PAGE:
Patent Translation, Patent Information and Life Sciences earn RWS incredible operating profit margins (30%, 37%, and 28% respectively) but Moravia, which achieved 13%, seems to be in a more competitive market.
The size of the acquisitions is unnerving, as is the degree of change, but there is logic to the strategy. RWS is now a market leader in a gaggle of specialisms. Specialisation probably earns RWS high profit margins. Being good at one thing, languages, is valuable, but being good at two, languages and life sciences, or languages and patents, is more so. Companies are probably willing to pay handsomely for good quality translations when their fortunes and people's health are at stake.
RWS has more services to sell and more customers to sell them to. It is selling patent services to Moravia customers, and although Moravia is, perhaps, less specialised, it brings the group something else. Moravia is a heavy user of machine translation, and it is sharing its expertise.
Rise of the machines
RWS already uses Translation Memory, pre-translated text segments, but machine translation is both a threat and an opportunity. It is an opportunity to reduce the work of human translators and, therefore, costs. But it is not clear, to me at least, who will benefit, companies doing the translation, customers if competitors drive down the cost of translation, or software companies providing the translation engines. RWS' customers are working out how machine translation fits into their workflows. Some do the machine translation and send it to RWS to proofread.
RWS' instincts are probably right: To position itself in growing markets where exacting quality requirements require human involvement, and to use technology wherever it improves efficiency. But I have no idea whether that will be enough to maintain profitability in the machine age. The much-delayed European Unitary Patent, which will use machine translation, illustrates the risk.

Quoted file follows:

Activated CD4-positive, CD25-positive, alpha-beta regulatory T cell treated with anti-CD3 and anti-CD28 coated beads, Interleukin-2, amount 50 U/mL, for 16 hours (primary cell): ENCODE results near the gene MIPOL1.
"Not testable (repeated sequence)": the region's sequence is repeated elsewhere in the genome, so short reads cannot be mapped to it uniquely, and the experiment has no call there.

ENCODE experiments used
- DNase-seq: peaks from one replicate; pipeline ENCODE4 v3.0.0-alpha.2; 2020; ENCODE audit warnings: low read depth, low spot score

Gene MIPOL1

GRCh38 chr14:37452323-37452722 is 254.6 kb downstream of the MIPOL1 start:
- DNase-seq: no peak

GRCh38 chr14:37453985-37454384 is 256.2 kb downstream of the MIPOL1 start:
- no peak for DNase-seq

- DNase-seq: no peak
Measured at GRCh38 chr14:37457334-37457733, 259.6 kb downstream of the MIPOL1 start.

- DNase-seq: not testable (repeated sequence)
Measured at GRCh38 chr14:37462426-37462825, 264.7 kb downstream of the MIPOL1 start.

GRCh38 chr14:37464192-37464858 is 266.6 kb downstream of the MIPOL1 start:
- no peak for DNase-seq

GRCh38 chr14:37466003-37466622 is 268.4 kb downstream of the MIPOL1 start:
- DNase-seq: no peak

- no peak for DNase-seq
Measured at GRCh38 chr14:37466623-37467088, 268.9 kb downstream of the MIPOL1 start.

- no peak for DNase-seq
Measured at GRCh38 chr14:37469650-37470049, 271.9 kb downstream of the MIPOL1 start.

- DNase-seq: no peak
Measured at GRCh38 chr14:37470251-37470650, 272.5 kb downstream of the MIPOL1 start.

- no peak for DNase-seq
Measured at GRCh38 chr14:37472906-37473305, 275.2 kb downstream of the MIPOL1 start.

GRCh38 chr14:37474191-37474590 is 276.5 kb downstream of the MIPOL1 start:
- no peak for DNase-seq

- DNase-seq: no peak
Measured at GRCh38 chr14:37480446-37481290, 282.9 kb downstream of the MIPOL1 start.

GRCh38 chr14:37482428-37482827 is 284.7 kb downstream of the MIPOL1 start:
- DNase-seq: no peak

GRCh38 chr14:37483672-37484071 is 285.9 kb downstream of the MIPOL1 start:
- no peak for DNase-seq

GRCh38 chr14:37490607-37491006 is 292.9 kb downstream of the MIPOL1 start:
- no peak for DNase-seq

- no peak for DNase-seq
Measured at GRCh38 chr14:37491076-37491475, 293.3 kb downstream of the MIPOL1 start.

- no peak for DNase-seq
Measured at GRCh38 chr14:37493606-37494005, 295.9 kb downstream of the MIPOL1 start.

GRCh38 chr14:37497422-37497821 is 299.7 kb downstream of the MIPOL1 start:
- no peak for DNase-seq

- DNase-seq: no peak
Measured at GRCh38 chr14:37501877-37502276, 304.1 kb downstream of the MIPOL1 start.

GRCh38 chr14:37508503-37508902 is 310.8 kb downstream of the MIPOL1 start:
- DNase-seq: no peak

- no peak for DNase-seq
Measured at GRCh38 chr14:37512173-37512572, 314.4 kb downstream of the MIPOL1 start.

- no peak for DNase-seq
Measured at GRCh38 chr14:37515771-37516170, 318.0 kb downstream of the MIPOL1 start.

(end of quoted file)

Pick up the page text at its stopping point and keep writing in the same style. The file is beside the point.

RWS doesn't say much about its translators in its annual report, but the staff reviews on online recruitment websites can be negative, especially in the UK. They complain of boring routine work, inefficient processes, and little opportunity for career progression. It makes me question whether skilled translators are RWS’ secret sauce, and if they are, the march of the machines makes me wonder whether they will continue to be.
As usual, I have scored RWS to determine whether it is profitable, adaptable, resilient, equitable, and cheap. Each criterion can achieve a maximum score of 2, and a minimum score of zero except the last one. The lowest score for companies trading at very high valuations is -2.
Profitable: Does it make good money?
Yes. RWS is highly profitable in accounting and cash terms.
Adaptable: How will it make more money?
The company has developed and acquired market-leading positions enabling it to cross-sell services globally. RWS is earning sufficient returns to justify the purchases, which have also brought it machine translation expertise.
Resilient: What could go wrong?
I fear machine translation will disrupt the industry. RWS' focus on markets that demand the highest quality translations and its acquisition of machine translation expertise addresses this risk, to a degree.
Equitable: Will we all benefit?
An experienced board of directors is chaired by Andrew Brode, who acquired the company in 1995, floated it in 2003 and remains a majority shareholder. But I am wary of the low reviews staff give the company on recruitment sites.
Cheap: Is the firm's valuation modest?
At 475p RWS is valued at about 25 times adjusted profit in 2018. The company is confident in its organic growth prospects and Moravia will contribute a full year of revenue in the year September 2019 instead of 11 months.
Even so, I am flummoxed by RWS' valuation. There appear to be palpable risks.
A total score of 4.6/10 means I cannot recommend RWS for long-term investment. The financials suggest it is a great business, but it pains me to say I have not worked out the source of its secret sauce.
I hope to receive a postbag politely pointing out what I have missed.
* If my French host is there with the keys when we arrive, we will know for sure.